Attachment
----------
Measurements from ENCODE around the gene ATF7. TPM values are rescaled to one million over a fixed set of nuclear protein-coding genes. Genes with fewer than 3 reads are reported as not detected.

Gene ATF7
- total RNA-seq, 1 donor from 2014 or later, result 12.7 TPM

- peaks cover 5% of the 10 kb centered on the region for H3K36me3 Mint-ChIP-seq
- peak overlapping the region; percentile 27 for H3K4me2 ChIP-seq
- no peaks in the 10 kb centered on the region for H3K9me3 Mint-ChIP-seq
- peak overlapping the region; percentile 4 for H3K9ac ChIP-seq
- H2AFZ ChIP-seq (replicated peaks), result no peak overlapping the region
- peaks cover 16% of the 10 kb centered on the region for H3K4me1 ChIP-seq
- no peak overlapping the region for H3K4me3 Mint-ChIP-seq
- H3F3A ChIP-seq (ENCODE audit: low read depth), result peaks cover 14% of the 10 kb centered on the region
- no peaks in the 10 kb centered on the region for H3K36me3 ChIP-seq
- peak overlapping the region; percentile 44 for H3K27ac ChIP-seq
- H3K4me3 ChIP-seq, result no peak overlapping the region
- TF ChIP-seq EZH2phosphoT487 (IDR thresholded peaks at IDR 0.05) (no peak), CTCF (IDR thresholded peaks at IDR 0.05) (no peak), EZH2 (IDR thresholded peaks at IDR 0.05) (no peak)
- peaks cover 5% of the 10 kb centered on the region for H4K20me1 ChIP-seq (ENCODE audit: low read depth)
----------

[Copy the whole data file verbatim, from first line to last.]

Measurements from ENCODE around the gene ATF7. TPM values are rescaled to one million over a fixed set of nuclear protein-coding genes. Genes with fewer than 3 reads are reported as not detected.

Gene ATF7
- total RNA-seq, 1 donor from 2014 or later, result 12.7 TPM

- peaks cover 5% of the 10 kb centered on the region for H3K36me3 Mint-ChIP-seq
- peak overlapping the region; percentile 27 for H3K4me2 ChIP-seq
- no peaks in the 10 kb centered on the region for H3K9me3 Mint-ChIP-seq
- peak overlapping the region; percentile 4 for H3K9ac ChIP-seq
- H2AFZ ChIP-seq (replicated peaks), result no peak overlapping the region
- peaks cover 16% of the 10 kb centered on the region for H3K4me1 ChIP-seq
- no peak overlapping the region for H3K4me3 Mint-ChIP-seq
- H3F3A ChIP-seq (ENCODE audit: low read depth), result peaks cover 14% of the 10 kb centered on the region
- no peaks in the 10 kb centered on the region for H3K36me3 ChIP-seq
- peak overlapping the region; percentile 44 for H3K27ac ChIP-seq
- H3K4me3 ChIP-seq, result no peak overlapping the region
- TF ChIP-seq EZH2phosphoT487 (IDR thresholded peaks at IDR 0.05) (no peak), CTCF (IDR thresholded peaks at IDR 0.05) (no peak), EZH2 (IDR thresholded peaks at IDR 0.05) (no peak)
- peaks cover 5% of the 10 kb centered on the region for H4K20me1 ChIP-seq (ENCODE audit: low read depth)